Who is An Adventurer (ISFP)?
An Adventurer (ISFP) is a person with the Introverted, Observant, Feeling, and Prospecting personality traits. They tend to have open minds, approaching life, new experiences, and people with grounded warmth. Their ability to stay in the moment helps them uncover exciting potentials.
I change during the course of a day. I wake and I’m one person, and when I go to sleep I know for certain I’m somebody else.
Adventurer personalities are true artists, but not necessarily in the typical sense where they’re out painting happy little trees. Often enough though, they are perfectly capable of this. Rather, it’s that they use aesthetics, design and even their choices and actions to push the limits of social convention. Adventurers enjoy upsetting traditional expectations with experiments in beauty and behavior – chances are, they’ve expressed more than once the phrase “Don’t box me in!”
A Passion for Discovery
Adventurers live in a colorful, sensual world, inspired by connections with people and ideas. These personalities take joy in reinterpreting these connections, reinventing and experimenting with both themselves and new perspectives. No other type explores and experiments in this way more. This creates a sense of spontaneity, making Adventurers seem unpredictable, even to their close friends and loved ones.
Despite all this, Adventurers are definitely Introverts, surprising their friends further when they step out of the spotlight to be by themselves to recharge. Just because they are alone though, doesn’t mean people with the Adventurer personality type sit idle – they take this time for introspection, assessing their principles. Rather than dwelling on the past or the future, Adventurers think about who they are. They return from their cloister, transformed.
Adventurers live to find ways to push their passions. Riskier behaviors like gambling and extreme sports are more common with this personality type than with others. Fortunately their attunement to the moment and their environment allows them to do better than most. Adventurers also enjoy connecting with others, and have a certain irresistible charm.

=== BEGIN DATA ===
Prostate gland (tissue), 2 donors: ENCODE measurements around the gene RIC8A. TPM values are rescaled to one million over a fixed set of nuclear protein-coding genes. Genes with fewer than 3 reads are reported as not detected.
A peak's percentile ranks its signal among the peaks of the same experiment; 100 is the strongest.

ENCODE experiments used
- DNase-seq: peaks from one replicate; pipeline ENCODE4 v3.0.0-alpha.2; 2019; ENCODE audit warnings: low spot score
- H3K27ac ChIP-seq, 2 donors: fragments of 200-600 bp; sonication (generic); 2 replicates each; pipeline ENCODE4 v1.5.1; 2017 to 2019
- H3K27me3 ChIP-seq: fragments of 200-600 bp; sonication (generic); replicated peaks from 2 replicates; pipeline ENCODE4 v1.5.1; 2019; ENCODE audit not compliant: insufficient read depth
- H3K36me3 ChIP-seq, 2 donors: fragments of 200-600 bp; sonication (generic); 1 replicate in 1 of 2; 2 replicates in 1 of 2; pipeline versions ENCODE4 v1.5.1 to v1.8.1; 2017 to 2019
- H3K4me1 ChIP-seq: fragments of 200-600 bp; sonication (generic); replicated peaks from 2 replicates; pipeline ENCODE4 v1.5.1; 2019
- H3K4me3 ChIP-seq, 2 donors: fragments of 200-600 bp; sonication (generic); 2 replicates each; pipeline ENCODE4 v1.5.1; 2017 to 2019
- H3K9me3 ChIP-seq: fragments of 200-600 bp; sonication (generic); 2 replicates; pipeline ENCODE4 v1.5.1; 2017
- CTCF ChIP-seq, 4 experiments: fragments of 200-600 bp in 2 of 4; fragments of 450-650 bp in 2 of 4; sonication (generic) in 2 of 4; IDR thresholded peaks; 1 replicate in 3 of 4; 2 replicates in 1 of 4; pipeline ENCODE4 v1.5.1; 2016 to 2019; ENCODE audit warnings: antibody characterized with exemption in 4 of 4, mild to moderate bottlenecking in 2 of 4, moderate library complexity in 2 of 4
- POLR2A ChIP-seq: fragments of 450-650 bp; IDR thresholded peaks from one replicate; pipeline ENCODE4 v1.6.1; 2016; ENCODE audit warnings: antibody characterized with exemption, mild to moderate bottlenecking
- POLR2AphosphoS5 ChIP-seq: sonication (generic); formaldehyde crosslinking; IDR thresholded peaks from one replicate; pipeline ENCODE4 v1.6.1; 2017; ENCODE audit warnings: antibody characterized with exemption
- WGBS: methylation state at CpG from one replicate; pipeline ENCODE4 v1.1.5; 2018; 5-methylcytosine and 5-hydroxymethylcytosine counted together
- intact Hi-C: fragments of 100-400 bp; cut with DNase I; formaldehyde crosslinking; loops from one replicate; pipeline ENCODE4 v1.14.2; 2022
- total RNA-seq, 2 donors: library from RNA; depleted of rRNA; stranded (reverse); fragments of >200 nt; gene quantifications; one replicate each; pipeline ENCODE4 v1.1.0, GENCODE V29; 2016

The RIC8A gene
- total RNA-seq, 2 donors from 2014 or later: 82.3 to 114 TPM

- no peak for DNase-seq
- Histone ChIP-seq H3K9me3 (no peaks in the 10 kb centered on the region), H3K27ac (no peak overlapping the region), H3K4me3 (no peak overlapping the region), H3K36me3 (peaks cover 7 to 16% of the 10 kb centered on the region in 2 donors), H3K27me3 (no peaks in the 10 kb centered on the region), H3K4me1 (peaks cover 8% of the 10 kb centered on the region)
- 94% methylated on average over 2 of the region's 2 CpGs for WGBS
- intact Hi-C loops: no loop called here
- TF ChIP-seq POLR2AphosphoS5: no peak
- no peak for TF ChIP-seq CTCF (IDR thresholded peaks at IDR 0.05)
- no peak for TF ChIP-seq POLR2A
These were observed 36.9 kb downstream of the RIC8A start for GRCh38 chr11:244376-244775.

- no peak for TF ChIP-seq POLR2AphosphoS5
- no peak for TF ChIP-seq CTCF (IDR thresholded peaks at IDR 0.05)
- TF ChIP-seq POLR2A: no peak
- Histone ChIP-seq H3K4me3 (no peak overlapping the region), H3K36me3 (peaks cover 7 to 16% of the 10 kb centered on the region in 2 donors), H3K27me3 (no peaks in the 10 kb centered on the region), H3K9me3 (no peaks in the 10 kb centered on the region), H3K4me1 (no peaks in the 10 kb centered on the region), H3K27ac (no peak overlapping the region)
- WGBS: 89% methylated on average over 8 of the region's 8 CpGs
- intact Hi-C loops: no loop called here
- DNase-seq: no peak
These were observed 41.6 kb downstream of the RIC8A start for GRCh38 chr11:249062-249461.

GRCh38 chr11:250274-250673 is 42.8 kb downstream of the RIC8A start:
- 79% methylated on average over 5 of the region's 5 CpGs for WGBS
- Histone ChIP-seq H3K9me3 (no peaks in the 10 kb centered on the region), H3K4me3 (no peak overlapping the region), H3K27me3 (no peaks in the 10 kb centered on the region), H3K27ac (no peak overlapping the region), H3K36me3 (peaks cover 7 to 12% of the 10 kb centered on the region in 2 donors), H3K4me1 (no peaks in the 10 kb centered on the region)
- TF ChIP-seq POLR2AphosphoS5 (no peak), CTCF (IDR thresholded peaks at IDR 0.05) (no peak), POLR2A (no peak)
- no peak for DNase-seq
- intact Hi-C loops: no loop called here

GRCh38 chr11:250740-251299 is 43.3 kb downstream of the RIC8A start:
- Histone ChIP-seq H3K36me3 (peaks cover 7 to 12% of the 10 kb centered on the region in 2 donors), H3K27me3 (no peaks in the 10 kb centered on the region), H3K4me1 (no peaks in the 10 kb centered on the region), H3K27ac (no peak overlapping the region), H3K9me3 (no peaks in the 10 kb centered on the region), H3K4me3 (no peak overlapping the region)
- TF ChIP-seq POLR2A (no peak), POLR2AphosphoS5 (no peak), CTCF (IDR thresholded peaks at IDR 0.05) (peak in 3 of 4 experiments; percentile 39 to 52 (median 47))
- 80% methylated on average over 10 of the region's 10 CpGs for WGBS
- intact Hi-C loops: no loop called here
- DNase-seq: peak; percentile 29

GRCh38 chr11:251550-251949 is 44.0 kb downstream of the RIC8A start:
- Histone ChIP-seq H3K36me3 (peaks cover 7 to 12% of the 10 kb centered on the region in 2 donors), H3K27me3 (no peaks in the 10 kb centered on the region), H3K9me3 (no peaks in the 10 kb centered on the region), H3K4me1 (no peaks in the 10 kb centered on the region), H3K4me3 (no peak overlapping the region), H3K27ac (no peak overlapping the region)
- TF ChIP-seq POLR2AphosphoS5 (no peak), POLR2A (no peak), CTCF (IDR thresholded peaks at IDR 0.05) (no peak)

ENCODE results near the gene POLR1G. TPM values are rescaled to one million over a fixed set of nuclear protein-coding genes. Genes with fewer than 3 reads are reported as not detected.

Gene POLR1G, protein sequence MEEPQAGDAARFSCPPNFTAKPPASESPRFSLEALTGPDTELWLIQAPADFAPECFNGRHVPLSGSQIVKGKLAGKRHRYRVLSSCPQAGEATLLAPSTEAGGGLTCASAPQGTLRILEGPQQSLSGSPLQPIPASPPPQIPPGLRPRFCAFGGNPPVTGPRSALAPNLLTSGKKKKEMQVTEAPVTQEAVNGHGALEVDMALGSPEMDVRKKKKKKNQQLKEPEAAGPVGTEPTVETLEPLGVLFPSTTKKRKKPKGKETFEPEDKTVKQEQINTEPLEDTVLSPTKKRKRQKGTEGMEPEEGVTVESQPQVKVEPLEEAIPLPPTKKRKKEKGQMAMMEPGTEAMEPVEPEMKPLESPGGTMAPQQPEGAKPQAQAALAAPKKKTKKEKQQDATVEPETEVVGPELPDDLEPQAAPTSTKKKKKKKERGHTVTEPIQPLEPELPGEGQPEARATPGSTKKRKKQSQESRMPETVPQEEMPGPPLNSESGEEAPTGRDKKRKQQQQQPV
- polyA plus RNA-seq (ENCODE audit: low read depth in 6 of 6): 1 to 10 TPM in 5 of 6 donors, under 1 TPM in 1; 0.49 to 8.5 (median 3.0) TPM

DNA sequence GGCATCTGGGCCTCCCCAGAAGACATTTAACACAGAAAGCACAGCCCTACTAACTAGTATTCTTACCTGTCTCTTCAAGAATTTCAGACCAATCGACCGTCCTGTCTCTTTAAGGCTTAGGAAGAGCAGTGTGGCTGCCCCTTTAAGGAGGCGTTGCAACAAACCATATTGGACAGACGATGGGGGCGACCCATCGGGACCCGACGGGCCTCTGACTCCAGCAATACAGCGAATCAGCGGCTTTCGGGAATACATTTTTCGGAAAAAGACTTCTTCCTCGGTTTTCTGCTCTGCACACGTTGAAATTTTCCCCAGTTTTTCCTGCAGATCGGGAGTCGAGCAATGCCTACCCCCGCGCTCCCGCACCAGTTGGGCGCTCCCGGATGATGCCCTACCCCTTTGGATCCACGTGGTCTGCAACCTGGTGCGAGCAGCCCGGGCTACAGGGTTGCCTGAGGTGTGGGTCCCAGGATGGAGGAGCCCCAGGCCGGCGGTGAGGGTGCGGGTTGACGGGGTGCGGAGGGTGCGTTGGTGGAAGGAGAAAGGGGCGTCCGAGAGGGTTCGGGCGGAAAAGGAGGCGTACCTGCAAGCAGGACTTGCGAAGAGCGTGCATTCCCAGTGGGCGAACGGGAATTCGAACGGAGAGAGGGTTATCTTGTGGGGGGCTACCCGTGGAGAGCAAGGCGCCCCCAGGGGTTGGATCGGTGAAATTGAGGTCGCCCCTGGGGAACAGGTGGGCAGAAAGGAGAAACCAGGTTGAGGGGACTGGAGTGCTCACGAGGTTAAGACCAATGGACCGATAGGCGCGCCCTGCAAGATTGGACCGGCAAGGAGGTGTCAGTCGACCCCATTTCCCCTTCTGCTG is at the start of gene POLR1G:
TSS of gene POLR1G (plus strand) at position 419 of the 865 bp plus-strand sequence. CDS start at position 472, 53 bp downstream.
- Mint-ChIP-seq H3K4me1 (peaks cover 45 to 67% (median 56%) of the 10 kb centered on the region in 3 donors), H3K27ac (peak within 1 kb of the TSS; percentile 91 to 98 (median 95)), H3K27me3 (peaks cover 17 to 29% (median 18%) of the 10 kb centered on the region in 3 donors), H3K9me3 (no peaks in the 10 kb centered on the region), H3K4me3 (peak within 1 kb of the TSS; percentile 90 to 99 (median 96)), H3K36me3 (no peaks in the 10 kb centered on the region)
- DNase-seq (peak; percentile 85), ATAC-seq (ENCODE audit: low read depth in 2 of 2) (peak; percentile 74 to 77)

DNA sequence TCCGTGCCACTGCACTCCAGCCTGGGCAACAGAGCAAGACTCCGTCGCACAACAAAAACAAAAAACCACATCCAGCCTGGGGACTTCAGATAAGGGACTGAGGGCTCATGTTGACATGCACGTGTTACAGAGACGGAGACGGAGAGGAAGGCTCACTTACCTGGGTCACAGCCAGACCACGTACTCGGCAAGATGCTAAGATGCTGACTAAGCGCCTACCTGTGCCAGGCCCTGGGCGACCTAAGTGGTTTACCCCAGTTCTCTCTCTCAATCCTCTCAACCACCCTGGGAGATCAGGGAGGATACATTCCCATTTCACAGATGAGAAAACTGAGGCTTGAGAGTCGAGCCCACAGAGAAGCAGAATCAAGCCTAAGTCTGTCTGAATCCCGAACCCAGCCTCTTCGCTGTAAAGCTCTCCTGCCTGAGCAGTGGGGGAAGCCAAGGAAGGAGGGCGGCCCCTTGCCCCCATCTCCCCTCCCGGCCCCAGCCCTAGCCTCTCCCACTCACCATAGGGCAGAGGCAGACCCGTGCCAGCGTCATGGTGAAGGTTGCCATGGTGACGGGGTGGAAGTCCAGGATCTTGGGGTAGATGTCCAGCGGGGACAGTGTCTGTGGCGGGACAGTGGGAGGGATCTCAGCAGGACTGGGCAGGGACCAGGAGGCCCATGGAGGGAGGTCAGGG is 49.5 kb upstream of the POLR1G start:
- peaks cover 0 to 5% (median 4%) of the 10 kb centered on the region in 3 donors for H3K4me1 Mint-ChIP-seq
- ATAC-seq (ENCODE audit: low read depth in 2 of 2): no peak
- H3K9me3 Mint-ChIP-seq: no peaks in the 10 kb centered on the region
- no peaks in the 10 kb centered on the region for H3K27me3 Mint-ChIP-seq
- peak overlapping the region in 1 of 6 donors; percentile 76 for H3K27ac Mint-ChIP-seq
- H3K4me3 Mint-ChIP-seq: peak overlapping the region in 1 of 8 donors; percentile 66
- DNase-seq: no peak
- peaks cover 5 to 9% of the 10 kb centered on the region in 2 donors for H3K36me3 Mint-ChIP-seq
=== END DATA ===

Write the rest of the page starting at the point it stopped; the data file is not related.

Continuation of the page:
However, if a criticism does get through, it can end poorly. Some Adventurers can handle kindly phrased commentary, valuing it as another perspective to help push their passions in new directions. But if the comments are more biting and less mature, Adventurer personalities can lose their tempers in spectacular fashion.
Adventurers are sensitive to others’ feelings and value harmony. When faced with criticism, it can be a challenge for people with this type to step away from the moment long enough to not get caught up in the heat of the moment. But living in the moment goes both ways, and once the heightened emotions of an argument cool, Adventurers can usually call the past the past and move on as though it never occurred.
Creating an Inspired Life
The biggest challenge facing Adventurers is planning for the future. Finding constructive ideals to base their goals on and working out goals that create positive principles is no small task. Adventurers don’t plan their futures in terms of assets and retirement. Rather, they plan actions and behaviors as contributions to a sense of identity, building a portfolio of experiences, not stocks.
If these goals and principles are noble, Adventurers can act with amazing charity and selflessness – but it can also happen that people with the Adventurer personality type establish a more self-centered identity, acting with selfishness, manipulation and egoism. It’s important for Adventurers to remember to actively become the person they want to be. Developing and maintaining a new habit may not come naturally, but taking the time each day to understand their motivations allows Adventurers to use their strengths to pursue whatever they’ve come to love.